“I wonder if this is getting confusing?”
        I have to admit to being confused. At times your ideas sound like classic utilitarianism (which boils everything down to happiness or pleasure), other times like evolutionary psychology or sociobiology, yet other times like a science of morality. But I think you’ve distanced your ideas from each of these areas.

        Sorry. I’m sure this isn’t what you want to hear after all our discussions, but I fear I remain confused about what exactly your central theses are.

        Liked by 1 person

    • Mike,
      The point is, I don’t believe that our mental and behavioral sciences are inherently soft (as most believe), but are rather soft given that they aren’t yet founded from a basic enough position. Therefore I do present a premise from which to potentially found these sciences. But in the year of 2017, why would such a premise, if it exists, not have been discovered and instituted already? Well perhaps the ancient field of philosophy would need improvement as well? And perhaps the only concept which is sufficient to found these sciences, has some less then palatable implications? Given that scientists and philosophers generally seem quite satisfied with our modern paradigm, apparently my only hope is to offer sensible arguments, and then demonstrate how they reduce back to the premise that I consider required to found these fields. My central thesis is that the product of the conscious mind which is formally known as “utility,” is all that ultimately matters to anything. This is the platform by which I’ve developed a functional model of the conscious mind, how I address human morality, and much more.

      After reading chapter 7, I now see that Haidt was defining “homo economicus” as an immoral aberration rather than a standard human. Furthermore I am quite impressed with his observations in general. He’s defined morality through five metrics, whereas I use two in my own writings. I’ll now go through his and relate over them to mine.

      • The Care/harm foundation evolved in response to the adaptive challenge of caring for vulnerable children. It makes us sensitive to signs of suffering and need; it makes us despise cruelty and want to care for those who are suffering.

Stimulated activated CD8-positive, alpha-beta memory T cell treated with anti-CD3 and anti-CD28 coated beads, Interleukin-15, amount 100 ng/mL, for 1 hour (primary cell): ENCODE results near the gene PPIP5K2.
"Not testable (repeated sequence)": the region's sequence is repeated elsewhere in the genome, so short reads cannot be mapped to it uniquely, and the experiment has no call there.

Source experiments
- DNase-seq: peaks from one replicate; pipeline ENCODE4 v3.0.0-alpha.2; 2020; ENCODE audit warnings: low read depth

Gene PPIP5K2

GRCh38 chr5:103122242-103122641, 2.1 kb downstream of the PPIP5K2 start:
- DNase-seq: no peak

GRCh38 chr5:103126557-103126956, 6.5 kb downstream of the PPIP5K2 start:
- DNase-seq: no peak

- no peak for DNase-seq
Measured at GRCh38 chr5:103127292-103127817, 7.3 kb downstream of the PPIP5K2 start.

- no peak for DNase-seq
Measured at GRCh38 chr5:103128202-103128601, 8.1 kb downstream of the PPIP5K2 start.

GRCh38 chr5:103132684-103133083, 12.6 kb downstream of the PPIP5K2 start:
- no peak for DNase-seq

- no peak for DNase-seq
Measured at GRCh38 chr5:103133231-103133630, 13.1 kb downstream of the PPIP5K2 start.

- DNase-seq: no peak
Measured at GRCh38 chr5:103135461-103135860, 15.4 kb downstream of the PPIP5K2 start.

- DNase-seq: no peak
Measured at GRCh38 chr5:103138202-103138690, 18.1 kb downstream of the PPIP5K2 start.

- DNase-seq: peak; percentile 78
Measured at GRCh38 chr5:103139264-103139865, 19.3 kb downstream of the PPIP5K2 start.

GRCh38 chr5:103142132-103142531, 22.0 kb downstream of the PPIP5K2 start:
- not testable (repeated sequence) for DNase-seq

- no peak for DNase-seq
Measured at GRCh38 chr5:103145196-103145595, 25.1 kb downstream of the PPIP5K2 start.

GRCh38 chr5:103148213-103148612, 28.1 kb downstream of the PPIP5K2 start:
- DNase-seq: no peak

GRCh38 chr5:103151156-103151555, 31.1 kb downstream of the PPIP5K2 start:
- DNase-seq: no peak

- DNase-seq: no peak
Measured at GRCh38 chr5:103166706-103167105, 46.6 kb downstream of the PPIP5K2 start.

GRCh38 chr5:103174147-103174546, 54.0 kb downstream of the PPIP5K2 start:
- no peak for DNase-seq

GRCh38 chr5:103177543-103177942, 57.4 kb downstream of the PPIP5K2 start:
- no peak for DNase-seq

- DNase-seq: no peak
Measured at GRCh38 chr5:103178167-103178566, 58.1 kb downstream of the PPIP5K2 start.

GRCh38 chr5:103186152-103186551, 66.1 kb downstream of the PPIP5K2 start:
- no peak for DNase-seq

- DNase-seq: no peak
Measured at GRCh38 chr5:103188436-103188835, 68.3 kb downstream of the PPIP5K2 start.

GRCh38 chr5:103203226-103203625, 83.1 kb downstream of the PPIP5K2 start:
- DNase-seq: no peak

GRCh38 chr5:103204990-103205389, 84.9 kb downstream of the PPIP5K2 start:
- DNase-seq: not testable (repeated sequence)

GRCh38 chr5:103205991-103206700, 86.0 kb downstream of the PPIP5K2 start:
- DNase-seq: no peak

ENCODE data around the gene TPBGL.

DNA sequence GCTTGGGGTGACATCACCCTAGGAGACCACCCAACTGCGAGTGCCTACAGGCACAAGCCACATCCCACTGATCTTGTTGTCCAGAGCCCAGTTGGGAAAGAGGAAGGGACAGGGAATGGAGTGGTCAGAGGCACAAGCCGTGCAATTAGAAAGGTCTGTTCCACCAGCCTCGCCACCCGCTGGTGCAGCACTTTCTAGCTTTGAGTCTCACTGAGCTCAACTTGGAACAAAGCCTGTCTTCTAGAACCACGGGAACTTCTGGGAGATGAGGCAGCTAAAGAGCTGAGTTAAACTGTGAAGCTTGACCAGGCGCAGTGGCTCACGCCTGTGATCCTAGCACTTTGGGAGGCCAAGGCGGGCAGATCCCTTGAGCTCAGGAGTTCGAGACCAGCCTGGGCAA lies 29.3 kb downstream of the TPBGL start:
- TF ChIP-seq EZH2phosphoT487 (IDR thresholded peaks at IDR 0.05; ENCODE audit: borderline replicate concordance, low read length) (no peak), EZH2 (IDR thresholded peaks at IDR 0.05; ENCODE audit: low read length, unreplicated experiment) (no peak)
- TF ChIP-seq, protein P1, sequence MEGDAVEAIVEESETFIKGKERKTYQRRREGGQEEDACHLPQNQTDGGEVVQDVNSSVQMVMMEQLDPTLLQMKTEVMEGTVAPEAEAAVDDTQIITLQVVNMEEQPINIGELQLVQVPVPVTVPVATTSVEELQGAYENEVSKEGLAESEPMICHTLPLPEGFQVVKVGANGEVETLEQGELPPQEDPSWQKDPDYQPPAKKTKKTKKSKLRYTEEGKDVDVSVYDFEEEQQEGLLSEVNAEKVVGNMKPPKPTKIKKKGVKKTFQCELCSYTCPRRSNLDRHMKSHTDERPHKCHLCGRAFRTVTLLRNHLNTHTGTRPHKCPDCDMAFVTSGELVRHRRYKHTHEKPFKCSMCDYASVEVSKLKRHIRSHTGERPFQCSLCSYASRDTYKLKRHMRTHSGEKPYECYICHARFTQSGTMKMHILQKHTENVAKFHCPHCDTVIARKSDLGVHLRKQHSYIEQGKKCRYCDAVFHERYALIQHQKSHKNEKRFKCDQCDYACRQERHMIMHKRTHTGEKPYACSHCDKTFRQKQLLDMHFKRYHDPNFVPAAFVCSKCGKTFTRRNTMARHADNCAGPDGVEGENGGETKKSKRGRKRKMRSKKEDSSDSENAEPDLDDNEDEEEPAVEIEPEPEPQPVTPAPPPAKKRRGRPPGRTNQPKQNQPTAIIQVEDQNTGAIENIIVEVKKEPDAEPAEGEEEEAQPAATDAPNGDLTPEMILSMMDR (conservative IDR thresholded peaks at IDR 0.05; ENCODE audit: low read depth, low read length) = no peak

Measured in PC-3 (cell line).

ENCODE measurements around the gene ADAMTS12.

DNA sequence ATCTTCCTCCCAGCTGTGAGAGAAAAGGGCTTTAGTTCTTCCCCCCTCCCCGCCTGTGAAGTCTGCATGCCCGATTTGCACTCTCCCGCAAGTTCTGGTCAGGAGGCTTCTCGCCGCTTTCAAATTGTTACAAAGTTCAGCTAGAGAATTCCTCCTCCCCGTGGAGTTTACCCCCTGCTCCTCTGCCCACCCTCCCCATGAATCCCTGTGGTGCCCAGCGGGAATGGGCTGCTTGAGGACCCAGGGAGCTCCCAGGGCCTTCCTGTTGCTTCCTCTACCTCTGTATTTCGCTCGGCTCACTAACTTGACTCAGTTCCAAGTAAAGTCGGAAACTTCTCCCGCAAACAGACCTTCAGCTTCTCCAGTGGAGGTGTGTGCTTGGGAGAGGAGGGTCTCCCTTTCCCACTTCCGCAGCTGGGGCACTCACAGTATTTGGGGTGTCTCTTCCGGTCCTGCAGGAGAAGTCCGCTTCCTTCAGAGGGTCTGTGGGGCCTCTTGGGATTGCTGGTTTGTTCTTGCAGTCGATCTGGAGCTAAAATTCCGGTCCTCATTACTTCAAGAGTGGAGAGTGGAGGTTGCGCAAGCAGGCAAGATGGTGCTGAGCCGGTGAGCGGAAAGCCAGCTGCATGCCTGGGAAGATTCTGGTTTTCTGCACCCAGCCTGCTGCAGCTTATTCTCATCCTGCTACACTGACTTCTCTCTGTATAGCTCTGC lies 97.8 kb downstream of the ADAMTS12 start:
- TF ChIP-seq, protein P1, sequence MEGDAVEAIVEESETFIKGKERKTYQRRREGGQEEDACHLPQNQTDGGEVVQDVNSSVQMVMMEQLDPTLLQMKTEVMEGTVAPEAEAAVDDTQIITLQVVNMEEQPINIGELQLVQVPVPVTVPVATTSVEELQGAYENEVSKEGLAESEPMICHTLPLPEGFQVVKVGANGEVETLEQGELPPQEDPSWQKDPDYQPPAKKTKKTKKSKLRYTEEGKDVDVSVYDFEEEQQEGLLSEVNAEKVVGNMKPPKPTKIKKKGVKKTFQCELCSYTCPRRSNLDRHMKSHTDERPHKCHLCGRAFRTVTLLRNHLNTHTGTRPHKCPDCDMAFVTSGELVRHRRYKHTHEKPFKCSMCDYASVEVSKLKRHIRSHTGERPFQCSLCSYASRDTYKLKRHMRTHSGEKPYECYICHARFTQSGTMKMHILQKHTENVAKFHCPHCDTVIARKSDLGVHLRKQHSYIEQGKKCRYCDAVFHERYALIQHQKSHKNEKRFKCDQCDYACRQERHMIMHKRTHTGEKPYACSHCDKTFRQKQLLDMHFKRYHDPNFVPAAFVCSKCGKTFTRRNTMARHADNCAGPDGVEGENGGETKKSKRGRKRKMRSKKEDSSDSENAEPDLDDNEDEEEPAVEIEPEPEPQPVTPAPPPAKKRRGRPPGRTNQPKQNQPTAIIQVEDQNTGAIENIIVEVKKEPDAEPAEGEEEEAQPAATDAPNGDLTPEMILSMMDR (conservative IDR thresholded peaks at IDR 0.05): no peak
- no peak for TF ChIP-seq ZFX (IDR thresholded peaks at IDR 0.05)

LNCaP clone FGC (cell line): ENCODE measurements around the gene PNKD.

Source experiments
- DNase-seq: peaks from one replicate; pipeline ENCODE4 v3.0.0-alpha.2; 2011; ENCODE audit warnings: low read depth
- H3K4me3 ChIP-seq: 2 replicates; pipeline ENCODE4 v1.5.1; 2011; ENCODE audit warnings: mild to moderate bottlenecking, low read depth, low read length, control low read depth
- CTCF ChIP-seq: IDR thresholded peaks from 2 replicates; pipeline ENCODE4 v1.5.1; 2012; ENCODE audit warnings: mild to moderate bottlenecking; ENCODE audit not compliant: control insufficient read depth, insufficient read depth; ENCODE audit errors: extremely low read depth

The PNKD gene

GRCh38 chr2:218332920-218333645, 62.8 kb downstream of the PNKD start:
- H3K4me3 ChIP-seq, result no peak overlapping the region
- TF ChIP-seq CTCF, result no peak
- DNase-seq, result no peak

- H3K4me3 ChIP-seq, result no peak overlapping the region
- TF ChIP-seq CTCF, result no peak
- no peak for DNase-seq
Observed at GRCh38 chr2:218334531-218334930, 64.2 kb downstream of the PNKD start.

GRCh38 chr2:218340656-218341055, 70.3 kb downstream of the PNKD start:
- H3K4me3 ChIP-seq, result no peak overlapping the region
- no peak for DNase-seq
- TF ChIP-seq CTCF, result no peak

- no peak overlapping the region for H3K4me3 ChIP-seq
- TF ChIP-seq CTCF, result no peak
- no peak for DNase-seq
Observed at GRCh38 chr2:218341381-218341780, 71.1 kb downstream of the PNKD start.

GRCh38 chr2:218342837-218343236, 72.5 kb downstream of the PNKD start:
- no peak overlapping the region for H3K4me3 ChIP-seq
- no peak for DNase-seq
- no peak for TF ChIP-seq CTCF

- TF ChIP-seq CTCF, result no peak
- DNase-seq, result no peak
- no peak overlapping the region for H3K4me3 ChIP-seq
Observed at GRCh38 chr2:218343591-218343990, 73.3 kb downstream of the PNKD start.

His first morality metric is identical to what I term “empathy.” As he mentioned, with greater investments in fewer seeds, it was apparently helpful for a mother’s perceptions of offspring welfare to make her feel good/bad in corresponding ways. In my own writings I go just a bit further. Notice that a mother can be programmed to involuntarily do mothering types of things, and thus the state of the child will remain perfectly irrelevant to her. Perhaps snakes who guard their eggs are an example of this. But in order for the amazing conscious mind to be used for parenting purposes, the theory is that the mother requires utility associated with its perception of the child’s state. We know this as “care,” and it’s spread to lots of human relationships.

      • The Fairness/cheating foundation evolved in response to the adaptive challenge of reaping the rewards of cooperation without getting exploited. It makes us sensitive to indications that another person is likely to be a good (or bad) partner for collaboration and reciprocal altruism. It makes us want to shun or punish cheaters.

      I agree, and consider enforcement here to concern utility associated with theory of mind. It doesn’t generally feel good when we perceive that others consider us cheaters. But then sometimes this does feel good, such as in “I cheated you, and you deserved to be cheated!” Yes there can be revenge, though this may not quite be considered moral.

      • The Loyalty/betrayal foundation evolved in response to the adaptive challenge of forming and maintaining coalitions. It makes us sensitive to signs that another person is (or is not) a team player. It makes us trust and reward such people, and it makes us want to hurt, ostracize, or even kill those who betray us or our group.

      Most definitely. This one seems to involve both empathy and theory of mind forms of utility. For example, consider our relationship. We quite obviously like each other, and so should naturally have extra loyalty bonds between us. Therefore if one of us were to behave like an asshole to the other for whatever the reason, this would hurt through our empathy, and I think both ways. Then there should be a residual theory of mind utility to deal with to the theme of “My former friend thinks ill of me.”

      • The Authority/subversion foundation evolved in response to the adaptive challenge of forging relationships that will benefit us within social hierarchies. It makes us sensitive to signs of rank or status, and to signs that other people are (or are not) behaving properly, given their position.